“If you look at howpeople interpret each other’s mental states, 55 percent of the signal is in your facial expressions and gestures.”
“There is an inevitable merger of IQ and EQ in technology,” said El Kaliouby. “There are two sides of the new emerging field of emotion AI. One is the real-time interface and the other side of it is analytics – you collect a lot of data about how people are feeling about all sorts of things, and that drives really unique and interesting insights. Collectively, we call this field Emotion AI and it powers and transforms a number of industries.”
It takes about a 100 hours of training to become a certified face reader, and if you are analyzing people’s reactions, it takes about five minutes to code every minute of video. This is a slow and laborious process, and Affectiva is using computer vision and machine learning to automate this process. The technology can read 20 different facial expressions and about seven different emotions. It can also distinguish between age, ethnicity and gender.
“If you look at how other people interpret each other’s mental states, 55 percent of the signal is in your facial expressions and gestures. Thirty-eight percent is in the tone of voice – how fast you are talking, your pitch, and your tone, and only seven percent is in the choice of words. The entire industry of sentiment analysis is just focused on that seven percent, and the remaining 93 percent is essentially lost in cyberspace. Affectiva is trying to change that.”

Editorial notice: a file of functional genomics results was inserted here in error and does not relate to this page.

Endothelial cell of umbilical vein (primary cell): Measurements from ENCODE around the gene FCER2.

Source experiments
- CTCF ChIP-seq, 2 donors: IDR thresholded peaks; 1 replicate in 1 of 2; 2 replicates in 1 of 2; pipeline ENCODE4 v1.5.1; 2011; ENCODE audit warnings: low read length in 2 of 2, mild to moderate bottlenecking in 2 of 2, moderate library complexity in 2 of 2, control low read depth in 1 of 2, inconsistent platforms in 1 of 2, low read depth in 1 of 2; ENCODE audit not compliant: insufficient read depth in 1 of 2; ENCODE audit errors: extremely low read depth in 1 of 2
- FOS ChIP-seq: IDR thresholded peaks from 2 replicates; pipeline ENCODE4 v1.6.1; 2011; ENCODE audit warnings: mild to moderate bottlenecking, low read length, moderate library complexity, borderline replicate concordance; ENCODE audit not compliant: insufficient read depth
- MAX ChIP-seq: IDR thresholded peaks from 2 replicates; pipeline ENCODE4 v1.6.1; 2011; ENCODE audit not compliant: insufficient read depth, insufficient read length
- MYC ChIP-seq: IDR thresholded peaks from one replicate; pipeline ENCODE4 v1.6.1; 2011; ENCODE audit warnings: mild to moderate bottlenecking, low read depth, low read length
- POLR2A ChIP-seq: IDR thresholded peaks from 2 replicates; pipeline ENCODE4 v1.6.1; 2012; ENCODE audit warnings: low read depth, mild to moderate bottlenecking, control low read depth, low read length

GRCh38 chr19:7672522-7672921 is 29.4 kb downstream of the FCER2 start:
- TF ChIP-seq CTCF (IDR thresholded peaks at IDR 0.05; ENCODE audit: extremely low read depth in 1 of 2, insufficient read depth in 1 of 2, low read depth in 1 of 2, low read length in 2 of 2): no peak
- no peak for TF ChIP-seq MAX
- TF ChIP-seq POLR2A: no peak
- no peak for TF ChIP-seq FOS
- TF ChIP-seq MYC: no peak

The first application that Affectiva brought to market is to test how people engage with content online. The technology is used by over a third of the fortune 100 companies around the world to test ads before they go live. Affectiva has tested about 20,000 ads worldwide.
If you ask people how they feel about an ad after they have watched it, they tap into the cognitive part of their brain, whereas Affectiva taps into the visceral part of the brain that they may not even be aware of.
Affectiva vowed to not collect any data without consent.
Affectiva sends a survey on the participant’s phone and asks for their permission to turn the camera on and if they say yes, the camera turns on, the participant watches an ad, and their reaction is recorded. The data is then aggregated anonymously and the technology can provide a moment-by-moment response of how people engage with a certain piece of content.